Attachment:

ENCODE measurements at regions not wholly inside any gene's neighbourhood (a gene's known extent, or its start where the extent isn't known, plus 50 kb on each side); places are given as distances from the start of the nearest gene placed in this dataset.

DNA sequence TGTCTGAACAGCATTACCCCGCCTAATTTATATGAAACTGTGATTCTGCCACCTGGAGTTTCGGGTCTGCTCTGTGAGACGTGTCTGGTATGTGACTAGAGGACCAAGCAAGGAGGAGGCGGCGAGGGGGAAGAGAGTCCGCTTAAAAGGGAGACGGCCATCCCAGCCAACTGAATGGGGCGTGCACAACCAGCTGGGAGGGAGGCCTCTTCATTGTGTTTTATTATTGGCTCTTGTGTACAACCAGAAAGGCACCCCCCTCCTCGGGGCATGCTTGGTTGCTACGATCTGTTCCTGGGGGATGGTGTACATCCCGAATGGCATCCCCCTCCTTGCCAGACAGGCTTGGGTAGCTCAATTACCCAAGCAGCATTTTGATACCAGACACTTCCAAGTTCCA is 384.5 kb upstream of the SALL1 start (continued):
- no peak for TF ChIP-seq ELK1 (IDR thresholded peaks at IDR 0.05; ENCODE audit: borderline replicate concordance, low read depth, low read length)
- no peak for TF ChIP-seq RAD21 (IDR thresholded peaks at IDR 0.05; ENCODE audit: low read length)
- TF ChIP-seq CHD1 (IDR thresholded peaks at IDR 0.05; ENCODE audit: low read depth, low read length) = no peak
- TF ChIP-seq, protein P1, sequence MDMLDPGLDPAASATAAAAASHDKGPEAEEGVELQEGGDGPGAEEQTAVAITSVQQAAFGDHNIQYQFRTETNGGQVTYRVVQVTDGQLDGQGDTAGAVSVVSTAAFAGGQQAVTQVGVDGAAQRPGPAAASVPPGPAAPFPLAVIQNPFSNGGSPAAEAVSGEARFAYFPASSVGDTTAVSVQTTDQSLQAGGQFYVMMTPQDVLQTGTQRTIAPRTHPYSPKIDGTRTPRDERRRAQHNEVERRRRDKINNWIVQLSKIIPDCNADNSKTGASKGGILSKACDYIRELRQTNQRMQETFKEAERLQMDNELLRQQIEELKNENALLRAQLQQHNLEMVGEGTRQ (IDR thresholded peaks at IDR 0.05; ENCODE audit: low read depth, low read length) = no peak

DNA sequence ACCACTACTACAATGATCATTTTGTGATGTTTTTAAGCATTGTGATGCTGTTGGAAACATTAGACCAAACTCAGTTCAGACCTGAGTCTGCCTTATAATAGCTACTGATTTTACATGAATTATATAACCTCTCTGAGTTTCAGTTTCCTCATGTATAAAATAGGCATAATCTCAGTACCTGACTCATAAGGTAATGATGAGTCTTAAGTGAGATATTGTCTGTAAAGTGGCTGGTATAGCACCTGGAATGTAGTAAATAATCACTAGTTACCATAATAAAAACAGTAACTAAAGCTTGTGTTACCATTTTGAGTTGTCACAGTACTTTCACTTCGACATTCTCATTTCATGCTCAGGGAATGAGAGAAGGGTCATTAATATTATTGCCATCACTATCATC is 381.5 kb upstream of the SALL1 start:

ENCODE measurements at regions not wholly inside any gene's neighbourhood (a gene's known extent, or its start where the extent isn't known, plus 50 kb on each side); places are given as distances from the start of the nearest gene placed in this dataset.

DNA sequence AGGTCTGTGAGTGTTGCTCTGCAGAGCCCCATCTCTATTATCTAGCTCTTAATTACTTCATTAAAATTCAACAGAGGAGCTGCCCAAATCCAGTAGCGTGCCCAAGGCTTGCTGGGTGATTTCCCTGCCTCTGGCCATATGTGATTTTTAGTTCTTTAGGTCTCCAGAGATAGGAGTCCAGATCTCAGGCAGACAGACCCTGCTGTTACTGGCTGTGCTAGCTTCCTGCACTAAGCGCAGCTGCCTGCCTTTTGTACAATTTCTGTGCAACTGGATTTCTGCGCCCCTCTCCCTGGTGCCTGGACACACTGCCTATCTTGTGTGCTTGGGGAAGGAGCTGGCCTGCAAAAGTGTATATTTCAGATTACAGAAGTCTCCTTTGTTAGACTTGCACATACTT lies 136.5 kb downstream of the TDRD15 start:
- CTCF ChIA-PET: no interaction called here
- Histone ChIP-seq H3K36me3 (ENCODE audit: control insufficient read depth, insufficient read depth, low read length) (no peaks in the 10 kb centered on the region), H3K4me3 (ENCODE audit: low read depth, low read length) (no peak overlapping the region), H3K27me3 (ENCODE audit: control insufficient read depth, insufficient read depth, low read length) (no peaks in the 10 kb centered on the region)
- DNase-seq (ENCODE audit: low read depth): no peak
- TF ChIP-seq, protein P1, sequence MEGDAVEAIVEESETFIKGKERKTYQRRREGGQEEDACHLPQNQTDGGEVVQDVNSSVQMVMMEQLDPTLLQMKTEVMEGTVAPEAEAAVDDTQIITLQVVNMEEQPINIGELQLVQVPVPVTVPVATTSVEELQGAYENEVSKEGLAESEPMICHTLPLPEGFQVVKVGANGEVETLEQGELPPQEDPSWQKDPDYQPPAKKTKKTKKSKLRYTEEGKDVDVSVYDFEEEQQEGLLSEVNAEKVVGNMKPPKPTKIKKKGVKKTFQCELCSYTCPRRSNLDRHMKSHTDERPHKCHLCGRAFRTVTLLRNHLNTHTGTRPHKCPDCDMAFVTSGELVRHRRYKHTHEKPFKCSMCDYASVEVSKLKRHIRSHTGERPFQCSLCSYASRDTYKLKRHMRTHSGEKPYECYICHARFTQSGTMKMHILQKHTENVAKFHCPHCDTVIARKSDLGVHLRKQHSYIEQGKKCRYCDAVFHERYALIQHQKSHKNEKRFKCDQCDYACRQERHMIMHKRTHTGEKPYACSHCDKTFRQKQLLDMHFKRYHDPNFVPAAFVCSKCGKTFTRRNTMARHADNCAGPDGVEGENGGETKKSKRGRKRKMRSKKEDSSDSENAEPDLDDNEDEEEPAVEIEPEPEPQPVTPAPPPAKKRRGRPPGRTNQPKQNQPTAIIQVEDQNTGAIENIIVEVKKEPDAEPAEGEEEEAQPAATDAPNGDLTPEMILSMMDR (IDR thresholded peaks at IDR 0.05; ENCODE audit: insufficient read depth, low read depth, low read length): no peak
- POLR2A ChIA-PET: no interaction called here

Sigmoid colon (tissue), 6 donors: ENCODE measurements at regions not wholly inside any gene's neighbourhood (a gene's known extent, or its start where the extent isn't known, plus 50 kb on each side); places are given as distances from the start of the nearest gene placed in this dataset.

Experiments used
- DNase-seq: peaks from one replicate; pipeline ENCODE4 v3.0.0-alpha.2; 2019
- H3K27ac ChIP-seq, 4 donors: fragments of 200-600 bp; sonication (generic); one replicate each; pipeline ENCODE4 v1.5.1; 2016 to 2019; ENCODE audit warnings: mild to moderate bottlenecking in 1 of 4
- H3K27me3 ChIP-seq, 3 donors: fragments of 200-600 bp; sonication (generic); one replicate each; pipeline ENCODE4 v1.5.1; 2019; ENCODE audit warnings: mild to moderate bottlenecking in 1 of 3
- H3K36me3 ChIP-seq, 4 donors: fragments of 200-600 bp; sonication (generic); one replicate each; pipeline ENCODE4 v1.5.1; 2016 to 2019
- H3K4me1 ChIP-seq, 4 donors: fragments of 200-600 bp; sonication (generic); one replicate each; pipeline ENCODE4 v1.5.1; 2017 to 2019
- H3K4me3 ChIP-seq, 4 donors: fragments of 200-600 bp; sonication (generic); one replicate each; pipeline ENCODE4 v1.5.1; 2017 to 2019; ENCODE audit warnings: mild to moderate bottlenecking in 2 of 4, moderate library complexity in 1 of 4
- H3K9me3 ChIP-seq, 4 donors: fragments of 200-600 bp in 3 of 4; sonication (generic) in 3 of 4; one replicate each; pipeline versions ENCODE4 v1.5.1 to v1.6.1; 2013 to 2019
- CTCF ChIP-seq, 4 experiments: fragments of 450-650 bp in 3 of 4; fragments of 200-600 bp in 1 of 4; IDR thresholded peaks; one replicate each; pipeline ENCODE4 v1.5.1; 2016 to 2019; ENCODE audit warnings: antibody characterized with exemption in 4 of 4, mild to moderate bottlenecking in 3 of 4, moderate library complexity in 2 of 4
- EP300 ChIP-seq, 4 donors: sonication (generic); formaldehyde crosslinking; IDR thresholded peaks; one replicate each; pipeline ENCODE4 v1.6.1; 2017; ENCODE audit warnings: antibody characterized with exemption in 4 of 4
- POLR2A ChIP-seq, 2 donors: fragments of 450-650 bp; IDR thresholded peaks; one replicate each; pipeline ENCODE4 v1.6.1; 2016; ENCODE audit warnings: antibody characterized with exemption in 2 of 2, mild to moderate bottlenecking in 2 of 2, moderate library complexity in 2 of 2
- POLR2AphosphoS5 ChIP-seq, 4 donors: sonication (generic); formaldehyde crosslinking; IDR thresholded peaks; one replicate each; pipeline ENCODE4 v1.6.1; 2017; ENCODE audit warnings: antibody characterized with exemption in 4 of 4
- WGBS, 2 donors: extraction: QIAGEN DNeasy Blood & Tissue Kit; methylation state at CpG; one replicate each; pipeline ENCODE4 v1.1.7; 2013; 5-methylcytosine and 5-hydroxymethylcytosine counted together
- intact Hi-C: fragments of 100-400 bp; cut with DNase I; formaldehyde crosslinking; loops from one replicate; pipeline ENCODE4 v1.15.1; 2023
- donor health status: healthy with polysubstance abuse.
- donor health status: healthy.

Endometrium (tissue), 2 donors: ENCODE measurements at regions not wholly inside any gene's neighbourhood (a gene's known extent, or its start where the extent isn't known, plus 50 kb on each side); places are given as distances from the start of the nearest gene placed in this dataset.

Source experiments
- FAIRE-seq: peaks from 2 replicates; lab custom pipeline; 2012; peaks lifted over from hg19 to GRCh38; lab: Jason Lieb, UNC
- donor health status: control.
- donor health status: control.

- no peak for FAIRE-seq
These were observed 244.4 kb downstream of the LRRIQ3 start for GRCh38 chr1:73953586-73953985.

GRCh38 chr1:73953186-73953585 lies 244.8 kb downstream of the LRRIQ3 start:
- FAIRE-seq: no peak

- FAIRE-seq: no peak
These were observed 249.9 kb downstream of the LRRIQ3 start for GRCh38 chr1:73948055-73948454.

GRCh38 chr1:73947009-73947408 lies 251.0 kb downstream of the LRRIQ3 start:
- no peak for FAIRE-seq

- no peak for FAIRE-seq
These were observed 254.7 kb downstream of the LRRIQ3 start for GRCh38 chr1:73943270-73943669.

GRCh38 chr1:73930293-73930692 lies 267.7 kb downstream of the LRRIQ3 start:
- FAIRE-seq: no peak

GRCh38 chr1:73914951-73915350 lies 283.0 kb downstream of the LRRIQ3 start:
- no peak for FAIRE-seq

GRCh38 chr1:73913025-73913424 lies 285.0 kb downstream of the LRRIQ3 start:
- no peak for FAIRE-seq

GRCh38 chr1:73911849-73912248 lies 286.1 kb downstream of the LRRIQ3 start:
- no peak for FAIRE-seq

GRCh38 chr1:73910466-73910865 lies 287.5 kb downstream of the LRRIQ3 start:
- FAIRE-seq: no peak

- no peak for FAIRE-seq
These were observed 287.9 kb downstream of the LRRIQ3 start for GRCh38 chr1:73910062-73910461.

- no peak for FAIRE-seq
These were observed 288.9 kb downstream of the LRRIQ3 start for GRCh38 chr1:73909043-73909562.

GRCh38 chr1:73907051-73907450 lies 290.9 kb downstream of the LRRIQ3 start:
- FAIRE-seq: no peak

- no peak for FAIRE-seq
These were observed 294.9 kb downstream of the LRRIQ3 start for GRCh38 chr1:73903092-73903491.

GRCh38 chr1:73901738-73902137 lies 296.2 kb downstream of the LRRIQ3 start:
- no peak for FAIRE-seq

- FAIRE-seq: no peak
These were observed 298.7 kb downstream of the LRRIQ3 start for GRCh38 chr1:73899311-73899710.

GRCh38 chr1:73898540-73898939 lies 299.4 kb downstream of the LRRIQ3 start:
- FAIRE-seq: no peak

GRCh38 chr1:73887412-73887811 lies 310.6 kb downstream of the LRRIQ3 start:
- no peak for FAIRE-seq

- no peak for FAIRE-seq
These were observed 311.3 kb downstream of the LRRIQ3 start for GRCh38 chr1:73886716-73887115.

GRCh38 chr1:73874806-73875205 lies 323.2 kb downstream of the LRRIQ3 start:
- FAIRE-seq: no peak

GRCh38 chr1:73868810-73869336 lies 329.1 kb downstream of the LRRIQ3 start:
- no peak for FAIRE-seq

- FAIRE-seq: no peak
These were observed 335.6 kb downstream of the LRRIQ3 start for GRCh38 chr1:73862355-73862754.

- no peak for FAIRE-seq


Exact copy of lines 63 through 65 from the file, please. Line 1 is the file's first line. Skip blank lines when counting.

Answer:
- no peak for FAIRE-seq
These were observed 294.9 kb downstream of the LRRIQ3 start for GRCh38 chr1:73903092-73903491.

GRCh38 chr1:73901738-73902137 lies 296.2 kb downstream of the LRRIQ3 start: